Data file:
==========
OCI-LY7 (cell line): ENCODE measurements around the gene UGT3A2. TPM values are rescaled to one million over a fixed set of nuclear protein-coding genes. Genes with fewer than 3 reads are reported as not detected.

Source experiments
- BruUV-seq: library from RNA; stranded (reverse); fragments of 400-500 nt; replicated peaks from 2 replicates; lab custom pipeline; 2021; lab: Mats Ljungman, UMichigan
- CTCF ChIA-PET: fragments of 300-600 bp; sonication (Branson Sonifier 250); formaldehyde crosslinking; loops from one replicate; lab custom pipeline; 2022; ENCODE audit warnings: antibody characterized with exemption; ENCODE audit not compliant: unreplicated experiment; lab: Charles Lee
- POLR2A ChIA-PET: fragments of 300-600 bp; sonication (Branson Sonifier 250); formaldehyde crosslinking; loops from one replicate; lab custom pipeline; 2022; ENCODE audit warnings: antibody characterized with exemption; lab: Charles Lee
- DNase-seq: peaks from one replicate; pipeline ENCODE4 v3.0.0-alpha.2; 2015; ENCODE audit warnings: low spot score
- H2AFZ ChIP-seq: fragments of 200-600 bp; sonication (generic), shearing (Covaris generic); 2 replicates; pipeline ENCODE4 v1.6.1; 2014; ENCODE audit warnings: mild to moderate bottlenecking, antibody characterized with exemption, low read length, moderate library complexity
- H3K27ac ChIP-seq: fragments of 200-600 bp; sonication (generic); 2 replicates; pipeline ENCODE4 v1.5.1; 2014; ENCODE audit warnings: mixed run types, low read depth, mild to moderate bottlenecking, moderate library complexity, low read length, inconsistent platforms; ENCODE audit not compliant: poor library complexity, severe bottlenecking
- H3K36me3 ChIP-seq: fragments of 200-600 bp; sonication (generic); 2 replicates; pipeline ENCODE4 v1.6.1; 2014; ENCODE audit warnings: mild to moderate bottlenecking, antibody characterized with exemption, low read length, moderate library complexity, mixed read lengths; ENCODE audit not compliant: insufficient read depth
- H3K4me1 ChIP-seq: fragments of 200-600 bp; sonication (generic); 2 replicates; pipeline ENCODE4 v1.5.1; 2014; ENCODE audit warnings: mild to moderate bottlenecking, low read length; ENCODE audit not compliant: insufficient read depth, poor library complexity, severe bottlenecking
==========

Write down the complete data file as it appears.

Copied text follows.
OCI-LY7 (cell line): ENCODE measurements around the gene UGT3A2. TPM values are rescaled to one million over a fixed set of nuclear protein-coding genes. Genes with fewer than 3 reads are reported as not detected.

Source experiments
- BruUV-seq: library from RNA; stranded (reverse); fragments of 400-500 nt; replicated peaks from 2 replicates; lab custom pipeline; 2021; lab: Mats Ljungman, UMichigan
- CTCF ChIA-PET: fragments of 300-600 bp; sonication (Branson Sonifier 250); formaldehyde crosslinking; loops from one replicate; lab custom pipeline; 2022; ENCODE audit warnings: antibody characterized with exemption; ENCODE audit not compliant: unreplicated experiment; lab: Charles Lee
- POLR2A ChIA-PET: fragments of 300-600 bp; sonication (Branson Sonifier 250); formaldehyde crosslinking; loops from one replicate; lab custom pipeline; 2022; ENCODE audit warnings: antibody characterized with exemption; lab: Charles Lee
- DNase-seq: peaks from one replicate; pipeline ENCODE4 v3.0.0-alpha.2; 2015; ENCODE audit warnings: low spot score
- H2AFZ ChIP-seq: fragments of 200-600 bp; sonication (generic), shearing (Covaris generic); 2 replicates; pipeline ENCODE4 v1.6.1; 2014; ENCODE audit warnings: mild to moderate bottlenecking, antibody characterized with exemption, low read length, moderate library complexity
- H3K27ac ChIP-seq: fragments of 200-600 bp; sonication (generic); 2 replicates; pipeline ENCODE4 v1.5.1; 2014; ENCODE audit warnings: mixed run types, low read depth, mild to moderate bottlenecking, moderate library complexity, low read length, inconsistent platforms; ENCODE audit not compliant: poor library complexity, severe bottlenecking
- H3K36me3 ChIP-seq: fragments of 200-600 bp; sonication (generic); 2 replicates; pipeline ENCODE4 v1.6.1; 2014; ENCODE audit warnings: mild to moderate bottlenecking, antibody characterized with exemption, low read length, moderate library complexity, mixed read lengths; ENCODE audit not compliant: insufficient read depth
- H3K4me1 ChIP-seq: fragments of 200-600 bp; sonication (generic); 2 replicates; pipeline ENCODE4 v1.5.1; 2014; ENCODE audit warnings: mild to moderate bottlenecking, low read length; ENCODE audit not compliant: insufficient read depth, poor library complexity, severe bottlenecking